MORE OF SOMETHING MORE,
a story about a salesman trying to establish himself,
a CEO scheming to buy out his father's influenceand the woman important to each
“Come down, Delfina. He can’t interpret away your presence.”
“Must I be humiliated in public? She’ll be there.”
Downstairs in the mansion a grand staircase spread like a bridal veil, on whose marble steps family and friends gathered for smiles and pictures, while upstairs smiles were sequestered as two camps staked out positions. In the south side room, the chief executive officer Stephen Slade assembled his corps of young managers and recruited investors. In the north side chamber, the chairman Graham Slade conferred with members of the board, his loyalists and his wife. Standing by the window, Delfina, the CEO’s spouse, gazed over the sloping lawn.
Clayton Clamp felt the tension, though he was loose and ready for the task of getting closer to his target. First, he greeted the chairman and the claims manager, who vouched for his cover as freelance investigator. Then he observed waiters and other staff shuttling in and out and between the rooms. The principals were rooted to the spot, except for the director Mark Storts, who was the most youthful member of the board. After watching him leave then return, Clamp approached him.
“Is it any more lively over there?”
“Quite a bit more,” he answered then introduced himself. “I’ve designated myself as go-between for the chairman and the CEO. It doesn’t seem to be appreciated, but that’s what I’m doing.”
“I’m glad someone’s thinking about the company as it’s being ripped apart.” Eyes lighting up, Storts brought his head closer. Clamp stooped to listen.
“The father-son dispute aggravates at many different levels. Employees pick sides then get into arguments that end in silent stares. They’re afraid their guy will lose and in any case would rather not worry about things they can’t control.” He paused then said, “When the baton passes, the hand off should be clean. Don’t hold on.”
“You just revealed your bias.”
“Stephen and I were college buddies after all.”
“Then maybe you can introduce me.”
They skirted the staircase, passing through rays of sun beneath a skylight. Storts nodded to a man outside the door who admitted them, and the difference was jarring. An excited chatter filled the room as men and some women clustered throughout, attired in business wear not particular to a wedding ritual. The crowd would at some point spill outside, Clamp thought, whereas on the other side the walls defined the occupants who were as rigid as marble chess pieces.
Stephen Slade was standing by the farthest wall, slightly apart from those surrounding him. Slender, polished and dressed for the occasion in rich gray suit, wide silk tie and pinned with a pale rose boutonniere, he trained his attention on Storts as they approached. “This is Clayton Clamp, a claims investigator.”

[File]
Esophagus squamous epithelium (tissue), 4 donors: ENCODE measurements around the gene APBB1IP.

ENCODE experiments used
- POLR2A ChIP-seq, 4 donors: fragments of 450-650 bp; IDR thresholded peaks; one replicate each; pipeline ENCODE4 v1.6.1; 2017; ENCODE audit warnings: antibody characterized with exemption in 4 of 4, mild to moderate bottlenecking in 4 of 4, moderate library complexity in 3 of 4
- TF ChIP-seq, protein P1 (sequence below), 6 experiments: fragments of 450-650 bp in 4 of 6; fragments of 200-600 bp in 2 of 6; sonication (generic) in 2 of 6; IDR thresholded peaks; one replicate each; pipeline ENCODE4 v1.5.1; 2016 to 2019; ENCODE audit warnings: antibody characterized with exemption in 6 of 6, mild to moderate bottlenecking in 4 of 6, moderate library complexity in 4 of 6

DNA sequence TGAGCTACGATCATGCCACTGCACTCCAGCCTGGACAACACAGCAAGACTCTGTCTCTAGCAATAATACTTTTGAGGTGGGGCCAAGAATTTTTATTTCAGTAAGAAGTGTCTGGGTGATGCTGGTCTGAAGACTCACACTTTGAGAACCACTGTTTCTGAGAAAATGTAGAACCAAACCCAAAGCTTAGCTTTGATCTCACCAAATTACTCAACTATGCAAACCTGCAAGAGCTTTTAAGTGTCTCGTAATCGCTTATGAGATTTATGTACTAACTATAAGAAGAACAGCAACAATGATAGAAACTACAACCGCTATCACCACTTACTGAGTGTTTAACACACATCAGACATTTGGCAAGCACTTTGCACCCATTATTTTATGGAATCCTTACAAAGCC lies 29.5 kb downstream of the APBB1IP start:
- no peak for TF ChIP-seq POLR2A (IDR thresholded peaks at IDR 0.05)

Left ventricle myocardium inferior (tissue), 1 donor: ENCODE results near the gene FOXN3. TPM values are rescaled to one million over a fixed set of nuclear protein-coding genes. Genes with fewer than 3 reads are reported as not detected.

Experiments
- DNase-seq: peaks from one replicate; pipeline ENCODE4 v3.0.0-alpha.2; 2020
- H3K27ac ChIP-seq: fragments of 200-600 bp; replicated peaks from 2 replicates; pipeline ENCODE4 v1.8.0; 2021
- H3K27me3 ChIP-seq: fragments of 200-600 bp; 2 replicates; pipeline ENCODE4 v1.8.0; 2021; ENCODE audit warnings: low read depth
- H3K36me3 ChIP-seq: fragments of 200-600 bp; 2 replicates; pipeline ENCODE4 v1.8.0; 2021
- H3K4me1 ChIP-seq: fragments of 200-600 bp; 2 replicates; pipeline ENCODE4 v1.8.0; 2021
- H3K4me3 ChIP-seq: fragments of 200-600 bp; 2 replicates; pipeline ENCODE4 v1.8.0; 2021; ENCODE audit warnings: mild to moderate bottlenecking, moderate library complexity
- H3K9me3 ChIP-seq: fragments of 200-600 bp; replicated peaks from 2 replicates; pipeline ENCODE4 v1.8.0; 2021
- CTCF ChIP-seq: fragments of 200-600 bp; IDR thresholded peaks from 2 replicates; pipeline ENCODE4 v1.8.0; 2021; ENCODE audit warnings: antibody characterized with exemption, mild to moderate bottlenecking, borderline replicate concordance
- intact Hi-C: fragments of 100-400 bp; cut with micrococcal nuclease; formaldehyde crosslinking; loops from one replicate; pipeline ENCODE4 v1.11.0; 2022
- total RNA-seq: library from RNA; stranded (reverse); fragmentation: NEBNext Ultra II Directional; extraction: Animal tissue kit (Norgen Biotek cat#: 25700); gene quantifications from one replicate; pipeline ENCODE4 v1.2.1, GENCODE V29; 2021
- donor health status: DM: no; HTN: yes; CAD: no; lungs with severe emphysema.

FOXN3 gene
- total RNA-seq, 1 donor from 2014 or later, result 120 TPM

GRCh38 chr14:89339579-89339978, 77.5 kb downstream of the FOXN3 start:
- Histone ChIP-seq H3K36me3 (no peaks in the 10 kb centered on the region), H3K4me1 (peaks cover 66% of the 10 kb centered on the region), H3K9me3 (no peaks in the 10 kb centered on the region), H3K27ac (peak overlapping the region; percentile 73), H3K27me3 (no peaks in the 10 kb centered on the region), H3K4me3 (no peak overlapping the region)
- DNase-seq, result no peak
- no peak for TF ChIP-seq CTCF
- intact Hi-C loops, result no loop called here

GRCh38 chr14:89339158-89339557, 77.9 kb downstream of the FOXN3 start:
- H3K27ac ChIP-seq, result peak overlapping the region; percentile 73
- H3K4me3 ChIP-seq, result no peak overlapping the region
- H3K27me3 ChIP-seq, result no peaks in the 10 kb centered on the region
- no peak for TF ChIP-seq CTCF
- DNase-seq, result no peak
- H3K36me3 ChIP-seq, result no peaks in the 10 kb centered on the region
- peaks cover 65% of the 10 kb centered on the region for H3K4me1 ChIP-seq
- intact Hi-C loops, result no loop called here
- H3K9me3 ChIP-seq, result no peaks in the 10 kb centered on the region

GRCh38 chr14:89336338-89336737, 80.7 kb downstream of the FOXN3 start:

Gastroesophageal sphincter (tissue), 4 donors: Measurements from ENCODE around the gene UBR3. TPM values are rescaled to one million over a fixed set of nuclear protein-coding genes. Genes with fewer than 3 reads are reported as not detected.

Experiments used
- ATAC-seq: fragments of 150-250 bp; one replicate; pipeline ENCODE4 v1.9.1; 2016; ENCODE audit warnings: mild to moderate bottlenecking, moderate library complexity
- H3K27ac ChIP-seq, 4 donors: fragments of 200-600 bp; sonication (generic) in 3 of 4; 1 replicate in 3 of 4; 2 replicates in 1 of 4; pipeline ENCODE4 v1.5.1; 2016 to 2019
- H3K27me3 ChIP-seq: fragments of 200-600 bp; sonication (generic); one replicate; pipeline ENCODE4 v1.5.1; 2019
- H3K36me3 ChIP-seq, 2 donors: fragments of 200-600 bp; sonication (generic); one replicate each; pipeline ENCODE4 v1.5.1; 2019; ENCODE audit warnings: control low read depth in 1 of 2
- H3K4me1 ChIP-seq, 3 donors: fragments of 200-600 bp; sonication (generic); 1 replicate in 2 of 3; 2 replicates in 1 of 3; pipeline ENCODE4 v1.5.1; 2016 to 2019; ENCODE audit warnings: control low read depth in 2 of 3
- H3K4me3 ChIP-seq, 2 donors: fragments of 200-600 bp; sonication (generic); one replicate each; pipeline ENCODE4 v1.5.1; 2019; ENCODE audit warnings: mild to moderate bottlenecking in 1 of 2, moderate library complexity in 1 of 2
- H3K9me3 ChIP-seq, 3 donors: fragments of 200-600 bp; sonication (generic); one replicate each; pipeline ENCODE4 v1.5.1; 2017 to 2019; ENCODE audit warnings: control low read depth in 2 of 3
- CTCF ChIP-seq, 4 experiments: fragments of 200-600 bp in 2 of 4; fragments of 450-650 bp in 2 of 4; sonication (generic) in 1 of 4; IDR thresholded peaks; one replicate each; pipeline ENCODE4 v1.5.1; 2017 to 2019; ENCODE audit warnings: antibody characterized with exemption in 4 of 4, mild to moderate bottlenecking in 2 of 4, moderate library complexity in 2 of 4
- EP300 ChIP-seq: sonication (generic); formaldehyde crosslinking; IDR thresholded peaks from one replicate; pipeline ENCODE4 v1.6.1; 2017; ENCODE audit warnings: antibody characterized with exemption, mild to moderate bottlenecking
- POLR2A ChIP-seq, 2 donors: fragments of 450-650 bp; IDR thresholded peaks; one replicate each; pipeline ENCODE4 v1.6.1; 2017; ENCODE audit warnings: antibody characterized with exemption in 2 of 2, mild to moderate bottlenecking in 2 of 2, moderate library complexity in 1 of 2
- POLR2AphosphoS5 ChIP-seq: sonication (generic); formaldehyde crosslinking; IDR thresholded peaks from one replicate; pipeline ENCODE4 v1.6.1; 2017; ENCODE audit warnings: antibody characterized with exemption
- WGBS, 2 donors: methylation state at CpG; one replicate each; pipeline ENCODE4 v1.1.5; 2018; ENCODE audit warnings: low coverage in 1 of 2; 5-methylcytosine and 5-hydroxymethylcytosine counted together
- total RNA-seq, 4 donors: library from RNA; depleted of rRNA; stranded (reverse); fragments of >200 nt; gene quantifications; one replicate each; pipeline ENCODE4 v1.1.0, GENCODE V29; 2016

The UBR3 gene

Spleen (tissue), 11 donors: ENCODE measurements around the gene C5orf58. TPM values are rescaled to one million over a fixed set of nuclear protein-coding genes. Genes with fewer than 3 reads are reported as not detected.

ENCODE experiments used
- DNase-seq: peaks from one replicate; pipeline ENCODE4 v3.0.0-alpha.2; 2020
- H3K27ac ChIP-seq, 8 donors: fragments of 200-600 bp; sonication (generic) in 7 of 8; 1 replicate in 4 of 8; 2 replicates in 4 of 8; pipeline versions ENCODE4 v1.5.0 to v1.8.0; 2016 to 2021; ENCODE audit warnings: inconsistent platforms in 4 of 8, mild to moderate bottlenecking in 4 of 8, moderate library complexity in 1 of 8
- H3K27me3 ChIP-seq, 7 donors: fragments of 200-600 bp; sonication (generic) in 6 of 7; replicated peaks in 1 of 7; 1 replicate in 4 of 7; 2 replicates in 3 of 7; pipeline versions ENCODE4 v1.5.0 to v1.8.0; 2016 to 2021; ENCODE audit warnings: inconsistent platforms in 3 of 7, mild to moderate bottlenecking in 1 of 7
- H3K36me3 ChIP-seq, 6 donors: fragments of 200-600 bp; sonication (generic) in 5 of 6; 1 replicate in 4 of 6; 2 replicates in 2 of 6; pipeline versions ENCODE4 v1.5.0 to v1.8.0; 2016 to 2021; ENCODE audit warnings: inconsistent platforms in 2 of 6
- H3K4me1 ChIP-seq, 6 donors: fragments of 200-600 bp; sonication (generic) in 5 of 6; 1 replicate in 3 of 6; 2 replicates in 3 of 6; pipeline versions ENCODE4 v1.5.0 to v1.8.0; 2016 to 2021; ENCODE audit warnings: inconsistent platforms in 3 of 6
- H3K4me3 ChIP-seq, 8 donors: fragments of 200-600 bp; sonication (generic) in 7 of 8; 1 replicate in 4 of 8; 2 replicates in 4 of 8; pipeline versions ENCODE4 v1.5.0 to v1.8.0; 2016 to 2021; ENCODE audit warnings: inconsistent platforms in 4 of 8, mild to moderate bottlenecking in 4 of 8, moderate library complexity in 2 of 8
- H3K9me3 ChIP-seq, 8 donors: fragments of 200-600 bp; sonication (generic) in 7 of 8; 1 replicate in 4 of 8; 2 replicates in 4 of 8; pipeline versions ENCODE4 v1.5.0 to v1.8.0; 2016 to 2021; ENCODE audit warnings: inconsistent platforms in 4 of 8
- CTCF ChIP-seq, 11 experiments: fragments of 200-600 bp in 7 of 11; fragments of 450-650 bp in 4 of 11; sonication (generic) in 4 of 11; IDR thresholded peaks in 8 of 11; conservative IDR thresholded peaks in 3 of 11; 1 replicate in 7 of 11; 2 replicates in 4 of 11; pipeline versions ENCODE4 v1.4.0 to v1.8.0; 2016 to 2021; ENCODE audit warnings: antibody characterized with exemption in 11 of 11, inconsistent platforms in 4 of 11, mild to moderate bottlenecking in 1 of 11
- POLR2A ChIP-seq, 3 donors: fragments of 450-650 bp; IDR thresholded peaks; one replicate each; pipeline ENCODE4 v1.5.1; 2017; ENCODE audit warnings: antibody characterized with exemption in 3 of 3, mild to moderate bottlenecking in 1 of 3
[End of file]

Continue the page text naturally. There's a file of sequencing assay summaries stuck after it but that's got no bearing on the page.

“Claims?” He grimaced and raked him with a severe look before walking away. Storts apologized but Clamp waved it off as they watched him join a young woman who was looking out the window. Then they were amazed when he erupted. “Snap out of it, Helen, will you!” His face was in hers as she daubed her eyes with a handkerchief, then he stalked away. Few paid the outburst any attention, though for Clamp the exchange was charged with meaning. He went to her.
Still facing the window, she wore a dress a subtle shade of violet, and had auburn hair that fell to her shoulders with a slender braid crowning the brow. He strode a step beyond then turned to see her face, which was pale and delicate and stained by tears. “If you’re the bride then you better get changed.”
“I’m not,” she coughed, “the bride.”
“Then it can’t be so bad.”
“No, not so---“
Her eyes grew large and then were eclipsed by Slade’s back. He pushed her, hand at elbow, toward a nearby door, her legs stumbling to keep pace. Storts appeared to wilt.
Clamp left the room then went down the stairs and through the foyer where he spied Lola McIntyre at the champagne table. He made a mental note to add her to the list, then once outside breathed in fresh air and heard the strains of a violin quartet from one of the tents. He turned toward the mansion, which should have been cleaved in two, if reality were reflected in what is seen. The window where Helen stood was vacant. On the other side, Delfina was gone. He pondered whether she too had been crying, and whether tears would bring a mountain down. None benefit by seeing the magnificent fall, and while those who don’t see have nothing to tell, those that do can be struck dumb.
The next chapter will be posted by October 30..
The characters and events in this story are fictitious and do not represent any living person or real event.